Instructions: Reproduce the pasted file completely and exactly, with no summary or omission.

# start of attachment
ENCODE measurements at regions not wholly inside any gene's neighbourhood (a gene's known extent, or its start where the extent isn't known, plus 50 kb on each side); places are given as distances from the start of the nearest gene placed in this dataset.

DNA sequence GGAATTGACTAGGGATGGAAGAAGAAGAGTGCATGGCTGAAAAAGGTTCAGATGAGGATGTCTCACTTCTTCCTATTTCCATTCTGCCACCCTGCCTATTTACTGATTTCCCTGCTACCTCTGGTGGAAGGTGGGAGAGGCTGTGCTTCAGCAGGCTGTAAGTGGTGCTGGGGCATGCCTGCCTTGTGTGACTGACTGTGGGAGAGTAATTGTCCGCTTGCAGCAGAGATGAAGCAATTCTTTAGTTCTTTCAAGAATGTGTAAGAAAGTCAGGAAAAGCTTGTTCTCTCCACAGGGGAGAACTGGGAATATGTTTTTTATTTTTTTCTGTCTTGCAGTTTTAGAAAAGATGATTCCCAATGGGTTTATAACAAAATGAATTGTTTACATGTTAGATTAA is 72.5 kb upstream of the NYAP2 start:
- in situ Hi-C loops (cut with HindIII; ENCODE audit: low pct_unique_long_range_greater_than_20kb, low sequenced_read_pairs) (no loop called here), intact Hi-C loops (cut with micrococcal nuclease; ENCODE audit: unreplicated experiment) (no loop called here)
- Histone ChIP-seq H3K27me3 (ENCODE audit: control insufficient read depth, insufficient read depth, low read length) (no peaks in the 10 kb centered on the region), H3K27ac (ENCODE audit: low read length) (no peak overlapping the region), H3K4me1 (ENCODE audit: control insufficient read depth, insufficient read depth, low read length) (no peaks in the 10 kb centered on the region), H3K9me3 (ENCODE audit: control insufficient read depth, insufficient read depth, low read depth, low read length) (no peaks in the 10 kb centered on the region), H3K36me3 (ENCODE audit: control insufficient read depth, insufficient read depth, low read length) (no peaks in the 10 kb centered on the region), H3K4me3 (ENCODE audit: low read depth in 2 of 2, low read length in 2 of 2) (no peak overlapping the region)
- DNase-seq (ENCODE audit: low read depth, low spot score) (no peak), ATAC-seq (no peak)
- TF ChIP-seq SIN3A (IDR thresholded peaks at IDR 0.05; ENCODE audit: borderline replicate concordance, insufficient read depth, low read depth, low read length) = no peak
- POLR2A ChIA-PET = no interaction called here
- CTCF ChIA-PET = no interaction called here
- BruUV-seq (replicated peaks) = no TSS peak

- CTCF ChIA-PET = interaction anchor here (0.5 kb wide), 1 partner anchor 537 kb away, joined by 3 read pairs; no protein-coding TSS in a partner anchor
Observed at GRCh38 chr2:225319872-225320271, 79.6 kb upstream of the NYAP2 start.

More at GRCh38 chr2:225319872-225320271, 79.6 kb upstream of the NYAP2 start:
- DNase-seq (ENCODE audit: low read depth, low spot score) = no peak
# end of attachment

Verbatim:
ENCODE measurements at regions not wholly inside any gene's neighbourhood (a gene's known extent, or its start where the extent isn't known, plus 50 kb on each side); places are given as distances from the start of the nearest gene placed in this dataset.

DNA sequence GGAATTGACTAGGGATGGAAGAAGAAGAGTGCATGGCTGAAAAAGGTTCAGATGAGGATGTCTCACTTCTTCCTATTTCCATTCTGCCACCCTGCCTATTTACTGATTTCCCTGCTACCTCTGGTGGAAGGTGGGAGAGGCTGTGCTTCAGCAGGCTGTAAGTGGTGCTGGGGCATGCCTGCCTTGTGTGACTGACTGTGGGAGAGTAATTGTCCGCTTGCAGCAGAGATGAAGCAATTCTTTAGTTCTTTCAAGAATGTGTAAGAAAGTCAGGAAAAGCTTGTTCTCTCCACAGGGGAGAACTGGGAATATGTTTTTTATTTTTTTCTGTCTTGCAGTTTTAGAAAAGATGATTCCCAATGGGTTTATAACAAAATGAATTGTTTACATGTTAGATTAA is 72.5 kb upstream of the NYAP2 start:
- in situ Hi-C loops (cut with HindIII; ENCODE audit: low pct_unique_long_range_greater_than_20kb, low sequenced_read_pairs) (no loop called here), intact Hi-C loops (cut with micrococcal nuclease; ENCODE audit: unreplicated experiment) (no loop called here)
- Histone ChIP-seq H3K27me3 (ENCODE audit: control insufficient read depth, insufficient read depth, low read length) (no peaks in the 10 kb centered on the region), H3K27ac (ENCODE audit: low read length) (no peak overlapping the region), H3K4me1 (ENCODE audit: control insufficient read depth, insufficient read depth, low read length) (no peaks in the 10 kb centered on the region), H3K9me3 (ENCODE audit: control insufficient read depth, insufficient read depth, low read depth, low read length) (no peaks in the 10 kb centered on the region), H3K36me3 (ENCODE audit: control insufficient read depth, insufficient read depth, low read length) (no peaks in the 10 kb centered on the region), H3K4me3 (ENCODE audit: low read depth in 2 of 2, low read length in 2 of 2) (no peak overlapping the region)
- DNase-seq (ENCODE audit: low read depth, low spot score) (no peak), ATAC-seq (no peak)
- TF ChIP-seq SIN3A (IDR thresholded peaks at IDR 0.05; ENCODE audit: borderline replicate concordance, insufficient read depth, low read depth, low read length) = no peak
- POLR2A ChIA-PET = no interaction called here
- CTCF ChIA-PET = no interaction called here
- BruUV-seq (replicated peaks) = no TSS peak

- CTCF ChIA-PET = interaction anchor here (0.5 kb wide), 1 partner anchor 537 kb away, joined by 3 read pairs; no protein-coding TSS in a partner anchor
Observed at GRCh38 chr2:225319872-225320271, 79.6 kb upstream of the NYAP2 start.

More at GRCh38 chr2:225319872-225320271, 79.6 kb upstream of the NYAP2 start:
- DNase-seq (ENCODE audit: low read depth, low spot score) = no peak